School faces battle for survival as numbers plummet
The cash-strapped Canterbury Steiner School could close or become the district’s first free school as it battles plummeting pupil numbers.
Bosses at the fee- paying school in Garlinge Green, near Chartham, admit all options are being explored as they fight an ongoing financial struggle.
In a desperate letter to parents, trustee Judith Hawarden says it is spending more than its income and will run out of money by January 2018.
She wrote: “In order for a school to exist at all, beyond this academic year, we must know by the end of term from parents whether your child will be here in September. Once this is known, as far as is reasonable, the trustees can assess whether there will be enough money to run the school through the whole school year, 2017-18.”
Steiner schools teach their own curriculum, putting equal focus on the emotional and intellectual development of their students.
But pupil numbers in Canterbury have tumbled from 130 to 90 since 2013, increasing the finan- cial pressure on the £2,856-a-term school.
It has left bosses considering its future, with one of the options on the table becoming the first free school in Canterbury.
Such a move would spell the end of fees and allow it access to government funding, while still being free from state control and able to set its own curriculum.
Acting school leader Tessa Carias says the school will look towards submitting an application once it can see pupil numbers are increasing.
“We’re committed to keeping this education,” she said. “It’s important for us to keep what is our core ethos.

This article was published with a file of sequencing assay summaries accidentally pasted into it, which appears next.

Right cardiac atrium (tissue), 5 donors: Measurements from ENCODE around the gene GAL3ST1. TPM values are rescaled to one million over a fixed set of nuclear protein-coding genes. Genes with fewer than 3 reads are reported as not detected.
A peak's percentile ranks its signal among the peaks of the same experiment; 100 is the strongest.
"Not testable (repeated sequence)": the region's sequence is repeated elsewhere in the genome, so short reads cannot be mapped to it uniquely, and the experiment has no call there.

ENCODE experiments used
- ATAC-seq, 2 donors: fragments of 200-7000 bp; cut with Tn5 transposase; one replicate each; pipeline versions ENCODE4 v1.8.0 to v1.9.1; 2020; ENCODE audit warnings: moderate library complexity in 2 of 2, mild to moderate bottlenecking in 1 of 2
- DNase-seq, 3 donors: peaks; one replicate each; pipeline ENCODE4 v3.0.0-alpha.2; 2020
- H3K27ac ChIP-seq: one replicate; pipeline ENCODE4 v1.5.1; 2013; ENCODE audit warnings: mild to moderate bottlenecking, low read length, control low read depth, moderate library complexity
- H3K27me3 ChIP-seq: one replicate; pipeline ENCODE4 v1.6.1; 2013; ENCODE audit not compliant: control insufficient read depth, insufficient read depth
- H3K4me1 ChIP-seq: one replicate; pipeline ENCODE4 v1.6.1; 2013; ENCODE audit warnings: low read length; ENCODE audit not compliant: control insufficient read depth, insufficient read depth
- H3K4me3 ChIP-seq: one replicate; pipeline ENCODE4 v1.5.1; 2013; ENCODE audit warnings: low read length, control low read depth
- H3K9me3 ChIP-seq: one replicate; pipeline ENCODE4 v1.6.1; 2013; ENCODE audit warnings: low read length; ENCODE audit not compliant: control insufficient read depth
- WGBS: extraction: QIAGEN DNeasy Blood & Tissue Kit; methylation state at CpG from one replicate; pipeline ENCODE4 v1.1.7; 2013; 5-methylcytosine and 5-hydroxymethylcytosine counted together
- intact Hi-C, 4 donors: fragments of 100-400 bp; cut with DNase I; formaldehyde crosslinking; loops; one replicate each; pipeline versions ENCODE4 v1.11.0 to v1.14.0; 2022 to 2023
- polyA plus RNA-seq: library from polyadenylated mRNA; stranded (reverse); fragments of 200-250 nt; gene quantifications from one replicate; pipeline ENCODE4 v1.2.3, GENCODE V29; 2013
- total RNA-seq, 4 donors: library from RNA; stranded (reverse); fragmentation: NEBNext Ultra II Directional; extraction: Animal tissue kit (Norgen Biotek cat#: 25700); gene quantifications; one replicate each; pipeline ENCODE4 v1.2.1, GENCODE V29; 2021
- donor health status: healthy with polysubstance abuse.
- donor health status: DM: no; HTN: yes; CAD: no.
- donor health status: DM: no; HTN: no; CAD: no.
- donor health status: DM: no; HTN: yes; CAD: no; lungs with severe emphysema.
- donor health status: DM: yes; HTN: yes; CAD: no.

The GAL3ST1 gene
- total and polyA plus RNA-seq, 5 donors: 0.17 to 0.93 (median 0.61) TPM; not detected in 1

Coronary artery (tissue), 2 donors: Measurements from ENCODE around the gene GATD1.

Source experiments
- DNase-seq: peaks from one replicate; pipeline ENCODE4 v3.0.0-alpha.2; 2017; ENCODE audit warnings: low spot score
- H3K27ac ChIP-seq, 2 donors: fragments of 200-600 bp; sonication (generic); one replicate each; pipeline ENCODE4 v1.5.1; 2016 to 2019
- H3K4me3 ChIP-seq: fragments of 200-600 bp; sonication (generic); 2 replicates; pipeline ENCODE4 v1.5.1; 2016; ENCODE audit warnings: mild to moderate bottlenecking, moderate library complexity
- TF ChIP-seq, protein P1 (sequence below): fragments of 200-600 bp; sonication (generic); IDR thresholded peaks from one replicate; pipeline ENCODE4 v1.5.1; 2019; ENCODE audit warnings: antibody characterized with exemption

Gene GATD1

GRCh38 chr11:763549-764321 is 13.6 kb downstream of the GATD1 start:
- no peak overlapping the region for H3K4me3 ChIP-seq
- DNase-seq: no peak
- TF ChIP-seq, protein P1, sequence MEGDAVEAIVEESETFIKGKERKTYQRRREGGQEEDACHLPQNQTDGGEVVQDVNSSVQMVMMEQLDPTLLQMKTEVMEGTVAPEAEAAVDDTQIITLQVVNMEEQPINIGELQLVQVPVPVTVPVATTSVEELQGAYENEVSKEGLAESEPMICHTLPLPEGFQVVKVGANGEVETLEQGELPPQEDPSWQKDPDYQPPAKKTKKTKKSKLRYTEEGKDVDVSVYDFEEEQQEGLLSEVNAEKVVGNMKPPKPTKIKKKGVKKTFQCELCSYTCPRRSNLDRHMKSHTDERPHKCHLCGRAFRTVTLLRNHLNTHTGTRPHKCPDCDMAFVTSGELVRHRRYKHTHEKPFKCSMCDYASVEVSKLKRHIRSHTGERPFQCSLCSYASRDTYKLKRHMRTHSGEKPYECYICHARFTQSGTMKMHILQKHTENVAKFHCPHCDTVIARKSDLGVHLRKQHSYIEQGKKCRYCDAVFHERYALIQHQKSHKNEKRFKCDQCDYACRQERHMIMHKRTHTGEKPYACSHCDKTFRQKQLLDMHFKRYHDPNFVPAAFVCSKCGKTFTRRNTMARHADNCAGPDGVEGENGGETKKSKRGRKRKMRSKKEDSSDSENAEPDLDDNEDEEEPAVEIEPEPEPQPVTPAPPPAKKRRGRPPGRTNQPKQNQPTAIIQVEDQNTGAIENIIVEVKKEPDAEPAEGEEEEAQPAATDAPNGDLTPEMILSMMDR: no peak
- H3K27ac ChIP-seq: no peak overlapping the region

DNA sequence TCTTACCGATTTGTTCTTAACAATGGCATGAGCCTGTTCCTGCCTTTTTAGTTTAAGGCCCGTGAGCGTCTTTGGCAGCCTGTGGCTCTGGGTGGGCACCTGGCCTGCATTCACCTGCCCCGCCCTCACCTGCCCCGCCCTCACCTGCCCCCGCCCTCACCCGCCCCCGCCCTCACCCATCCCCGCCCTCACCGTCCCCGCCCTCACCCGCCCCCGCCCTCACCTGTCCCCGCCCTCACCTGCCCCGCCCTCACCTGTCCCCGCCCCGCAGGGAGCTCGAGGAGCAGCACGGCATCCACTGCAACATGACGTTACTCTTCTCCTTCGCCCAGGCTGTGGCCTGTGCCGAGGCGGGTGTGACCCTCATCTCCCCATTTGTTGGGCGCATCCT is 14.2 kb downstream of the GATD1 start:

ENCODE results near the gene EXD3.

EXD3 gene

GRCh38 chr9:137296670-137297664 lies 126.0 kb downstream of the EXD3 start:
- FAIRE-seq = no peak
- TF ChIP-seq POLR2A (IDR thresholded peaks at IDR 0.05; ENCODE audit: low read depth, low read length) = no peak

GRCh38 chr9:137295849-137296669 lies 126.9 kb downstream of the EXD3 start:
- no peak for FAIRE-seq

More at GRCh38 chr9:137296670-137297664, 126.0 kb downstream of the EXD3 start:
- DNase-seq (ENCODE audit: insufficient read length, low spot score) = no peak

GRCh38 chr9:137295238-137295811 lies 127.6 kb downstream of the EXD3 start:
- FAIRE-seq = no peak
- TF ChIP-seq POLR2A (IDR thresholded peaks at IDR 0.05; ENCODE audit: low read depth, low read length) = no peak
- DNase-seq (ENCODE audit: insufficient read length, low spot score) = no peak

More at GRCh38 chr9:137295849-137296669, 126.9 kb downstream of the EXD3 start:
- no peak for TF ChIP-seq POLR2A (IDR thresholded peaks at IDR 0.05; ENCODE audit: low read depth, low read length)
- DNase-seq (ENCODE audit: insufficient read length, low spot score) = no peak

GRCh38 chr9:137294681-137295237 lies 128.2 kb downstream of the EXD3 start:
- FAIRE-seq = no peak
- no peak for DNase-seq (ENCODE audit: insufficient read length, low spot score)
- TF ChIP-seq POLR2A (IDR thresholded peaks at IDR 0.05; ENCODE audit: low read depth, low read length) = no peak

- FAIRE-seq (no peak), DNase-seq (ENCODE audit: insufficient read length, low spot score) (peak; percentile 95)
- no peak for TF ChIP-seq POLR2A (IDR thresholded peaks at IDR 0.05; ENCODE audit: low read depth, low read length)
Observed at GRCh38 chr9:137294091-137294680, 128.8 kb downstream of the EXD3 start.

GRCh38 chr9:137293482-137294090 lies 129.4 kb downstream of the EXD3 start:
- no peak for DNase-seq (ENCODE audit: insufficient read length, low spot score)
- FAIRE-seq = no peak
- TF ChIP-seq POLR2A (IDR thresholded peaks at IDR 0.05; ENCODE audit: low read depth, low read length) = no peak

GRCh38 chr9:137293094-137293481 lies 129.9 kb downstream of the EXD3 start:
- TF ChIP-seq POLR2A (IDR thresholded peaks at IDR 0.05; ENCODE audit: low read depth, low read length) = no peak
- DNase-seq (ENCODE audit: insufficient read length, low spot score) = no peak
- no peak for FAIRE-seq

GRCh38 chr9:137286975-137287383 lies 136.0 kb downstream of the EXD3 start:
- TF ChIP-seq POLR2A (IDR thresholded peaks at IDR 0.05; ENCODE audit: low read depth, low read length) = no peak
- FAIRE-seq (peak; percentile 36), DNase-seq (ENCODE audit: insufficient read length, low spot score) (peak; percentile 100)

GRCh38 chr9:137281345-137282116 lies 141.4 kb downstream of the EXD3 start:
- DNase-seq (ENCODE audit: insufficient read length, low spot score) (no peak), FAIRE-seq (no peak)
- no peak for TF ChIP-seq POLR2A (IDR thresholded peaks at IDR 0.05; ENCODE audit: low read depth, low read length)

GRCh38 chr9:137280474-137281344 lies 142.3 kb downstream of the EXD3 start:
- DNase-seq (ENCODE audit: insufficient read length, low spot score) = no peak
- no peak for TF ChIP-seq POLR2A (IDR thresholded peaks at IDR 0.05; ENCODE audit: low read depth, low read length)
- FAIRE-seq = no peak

“It’s a very holistic education but it’s also quite a rigorous education. The trustees will be looking at lots of different ways to achieve what we need to do to grow the school, to keep the school – and the free school is one of those options.”
In 2012 the school won planning permission to relocate to land at the former St Augustine’s Hospital in nearby Chartham, but it later sold the 30-acre site to aviation mogul Barnaby Swire for £1.26 million.
Mrs Carias says it was forced to sell up because of “a number of obstacles” preventing the development, but money from the sale only gave the school “a year’s grace”.
Last year the school closed entry into its upper school – for pupils aged 14 to 17 – because it was not financially viable to continue teaching such small classes. The remaining upper school pupils will leave in the summer after their GCSES.
Former pupil George Coupe, who has four children at the school, is determined to see the school thrive once more.
He said: “In other countries the Steiner system is state-funded and we’re not, so that’s why we’ve got a harder battle on our hands. I’m just sorry that it isn’t available as it needs to be – that’s really what the next year and few years is about.
“For 40 years this school has been a force for good on this site and it has the potential to do that for another 40 years.”
The Steiner School in Garlinge Green, near Chartham, coluld be forced to close
Acting school leader Tessa Carias